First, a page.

Board game culture becoming a ‘social experience’

With board games increasing in popularity, businesses try to match the trend

This story has been updated since initially published.

Board game cafes allow customers to try new games in a social environment. Photo: Alissa MacDougall

On Thursday night Nik Taylor and Shivangi Kaushik spent the evening trying to escape an island before it sank or they risked being eaten by sharks.

They were playing “Survive: Escape from Atlantis!”, one of the many board games offered at the Board Room Game Cafe on Barrington Street.

Taylor and Kaushik have both been playing board games from a very young age. “I lived with my grandparents so we just started with easier card games and stuff,” Kaushki says. “Then ever since I met him [Taylor], it got a lot more complicated.”

Nik Taylor and Shivangi Kaushik play a board game while having drinks
Nik Taylor and Shivangi Kaushik play Survive: Escape from Atlantis! while enjoying drinks. Photo: Alissa MacDougall

Kaushik and Taylor are regulars at the Board Room Game Cafe. Taylor says the game selection keeps them coming back.

“You can try anything you want,” he says, “If there’s any game you don’t know then there are people here you can teach you so it’s great.”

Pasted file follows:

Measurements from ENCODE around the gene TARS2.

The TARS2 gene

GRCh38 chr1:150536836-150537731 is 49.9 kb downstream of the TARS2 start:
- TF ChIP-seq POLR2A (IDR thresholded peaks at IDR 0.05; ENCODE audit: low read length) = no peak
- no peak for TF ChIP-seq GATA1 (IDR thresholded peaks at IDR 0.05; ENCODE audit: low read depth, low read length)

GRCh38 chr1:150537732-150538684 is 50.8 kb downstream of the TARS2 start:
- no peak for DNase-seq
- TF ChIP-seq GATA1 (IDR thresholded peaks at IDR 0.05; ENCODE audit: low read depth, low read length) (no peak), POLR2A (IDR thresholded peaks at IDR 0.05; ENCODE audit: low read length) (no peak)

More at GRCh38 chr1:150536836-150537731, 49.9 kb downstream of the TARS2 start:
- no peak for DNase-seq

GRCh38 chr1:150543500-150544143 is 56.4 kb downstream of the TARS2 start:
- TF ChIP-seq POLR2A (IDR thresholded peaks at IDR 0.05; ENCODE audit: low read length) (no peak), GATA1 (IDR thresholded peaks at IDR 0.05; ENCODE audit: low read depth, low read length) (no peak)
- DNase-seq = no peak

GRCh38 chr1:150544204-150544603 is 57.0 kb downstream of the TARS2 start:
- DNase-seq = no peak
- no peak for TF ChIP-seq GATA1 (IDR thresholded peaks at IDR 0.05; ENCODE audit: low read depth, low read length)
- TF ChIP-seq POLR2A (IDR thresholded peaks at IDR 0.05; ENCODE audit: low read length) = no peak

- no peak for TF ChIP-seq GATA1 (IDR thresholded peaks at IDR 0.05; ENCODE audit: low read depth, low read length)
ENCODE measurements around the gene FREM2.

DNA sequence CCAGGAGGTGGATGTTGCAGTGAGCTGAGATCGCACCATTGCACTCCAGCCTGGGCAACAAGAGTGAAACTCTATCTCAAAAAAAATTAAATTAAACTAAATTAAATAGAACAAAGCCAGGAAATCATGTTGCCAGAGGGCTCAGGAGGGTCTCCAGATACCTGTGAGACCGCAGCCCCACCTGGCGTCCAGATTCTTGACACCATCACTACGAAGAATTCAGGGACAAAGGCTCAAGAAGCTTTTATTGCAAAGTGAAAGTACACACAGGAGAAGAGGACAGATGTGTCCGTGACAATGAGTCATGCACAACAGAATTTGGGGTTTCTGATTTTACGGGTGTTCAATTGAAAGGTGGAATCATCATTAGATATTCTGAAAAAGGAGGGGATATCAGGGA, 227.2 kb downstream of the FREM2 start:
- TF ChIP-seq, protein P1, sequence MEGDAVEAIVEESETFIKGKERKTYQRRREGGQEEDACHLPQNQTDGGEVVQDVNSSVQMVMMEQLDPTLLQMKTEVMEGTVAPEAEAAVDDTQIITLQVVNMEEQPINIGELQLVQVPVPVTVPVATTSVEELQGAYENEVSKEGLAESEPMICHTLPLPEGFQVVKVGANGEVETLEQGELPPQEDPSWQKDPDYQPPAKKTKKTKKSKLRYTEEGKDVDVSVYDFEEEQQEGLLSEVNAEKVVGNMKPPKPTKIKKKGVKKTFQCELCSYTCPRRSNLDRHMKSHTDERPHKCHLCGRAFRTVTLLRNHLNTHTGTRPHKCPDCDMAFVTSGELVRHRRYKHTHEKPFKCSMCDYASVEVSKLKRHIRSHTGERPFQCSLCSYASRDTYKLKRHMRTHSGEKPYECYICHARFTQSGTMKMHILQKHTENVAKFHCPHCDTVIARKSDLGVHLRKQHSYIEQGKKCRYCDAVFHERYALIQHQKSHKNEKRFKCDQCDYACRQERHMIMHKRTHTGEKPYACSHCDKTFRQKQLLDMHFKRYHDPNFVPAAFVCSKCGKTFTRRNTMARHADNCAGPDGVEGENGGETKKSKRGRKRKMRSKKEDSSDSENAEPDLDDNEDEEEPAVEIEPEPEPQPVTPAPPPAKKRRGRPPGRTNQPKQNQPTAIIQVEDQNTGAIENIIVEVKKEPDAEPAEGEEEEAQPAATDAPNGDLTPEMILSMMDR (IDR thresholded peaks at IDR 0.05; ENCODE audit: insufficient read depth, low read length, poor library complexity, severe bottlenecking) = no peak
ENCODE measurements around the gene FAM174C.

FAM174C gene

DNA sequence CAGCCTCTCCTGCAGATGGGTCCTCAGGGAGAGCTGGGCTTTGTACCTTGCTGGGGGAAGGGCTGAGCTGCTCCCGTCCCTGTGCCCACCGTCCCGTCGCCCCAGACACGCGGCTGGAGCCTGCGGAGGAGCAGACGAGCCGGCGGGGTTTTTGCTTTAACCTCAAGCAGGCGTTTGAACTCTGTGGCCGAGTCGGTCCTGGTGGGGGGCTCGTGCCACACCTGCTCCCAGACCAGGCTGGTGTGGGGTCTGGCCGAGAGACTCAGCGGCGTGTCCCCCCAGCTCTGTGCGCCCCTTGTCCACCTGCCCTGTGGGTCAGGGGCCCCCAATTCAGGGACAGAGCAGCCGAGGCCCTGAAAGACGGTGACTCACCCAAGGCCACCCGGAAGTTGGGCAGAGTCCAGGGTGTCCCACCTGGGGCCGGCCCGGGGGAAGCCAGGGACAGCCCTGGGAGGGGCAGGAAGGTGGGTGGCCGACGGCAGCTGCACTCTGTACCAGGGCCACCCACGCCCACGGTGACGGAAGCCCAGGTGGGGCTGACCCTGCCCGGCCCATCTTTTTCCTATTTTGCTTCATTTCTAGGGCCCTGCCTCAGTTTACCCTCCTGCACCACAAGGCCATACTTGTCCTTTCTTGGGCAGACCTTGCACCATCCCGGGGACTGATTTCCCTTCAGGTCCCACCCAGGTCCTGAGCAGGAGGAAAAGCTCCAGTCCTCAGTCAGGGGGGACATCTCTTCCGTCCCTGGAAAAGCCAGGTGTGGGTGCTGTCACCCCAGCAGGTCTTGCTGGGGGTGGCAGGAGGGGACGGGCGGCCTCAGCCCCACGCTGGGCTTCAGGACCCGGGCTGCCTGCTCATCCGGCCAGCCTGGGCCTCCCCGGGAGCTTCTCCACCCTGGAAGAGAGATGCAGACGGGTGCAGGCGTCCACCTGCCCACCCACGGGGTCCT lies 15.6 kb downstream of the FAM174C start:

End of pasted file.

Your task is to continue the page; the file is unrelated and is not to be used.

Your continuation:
Most of the tables were full at the Board Room Game Cafe Thursday evening. General manager Jon Paul Decosse says most nights are like that – especially Friday and Saturday.

“The place fills up,” Decosse says. “Sometimes the wait can be two or three hours to get in.”

The Board Room Game Cafe has plans to combat its busy nights. It is in the midst of adding an additional room to the space, which would include an extra 50 seats.

Growing trends

Board games have been a spreading trend in Halifax and across North America over the last 10 years due to the influx of European board games. Decosse says board games have progressed since the 1970s and ’80s.

“It’s no longer just Monopoly. It’s not just rolling dice and moving your piece the number of spaces you rolled and do the thing that you landed on,” he says. “It’s so many other things. It’s a social experience, it can be a dexterity experience, it can be a strategic experience.”

The Board Room Game Cafe opened on Barrington Street in October 2013. The café offers customers a chance to come in and choose from a huge library of games to try while sipping on a coffee or beer.

Jon Paul Decosse, GM at the Board Room Cafe plays Cosmic Encounter.
Jon Paul Decosse’s favourite board game is Cosmic Encounter. Photo: Alissa MacDougall

“We feel happy and comfortable,” Decosse says, “like we’ve been here a long time but it’s just been a year.”

When the Board Room Game Cafe opened its doors last fall, the aim was to bring the growing trend of board game cafes to Halifax and mix it with coffee, beer, and snacks.

“It’s all about the board game experience,” Decosse says. “It’s the face-to-face experience. We’re a culture that loves our games.”

Older businesses stepping up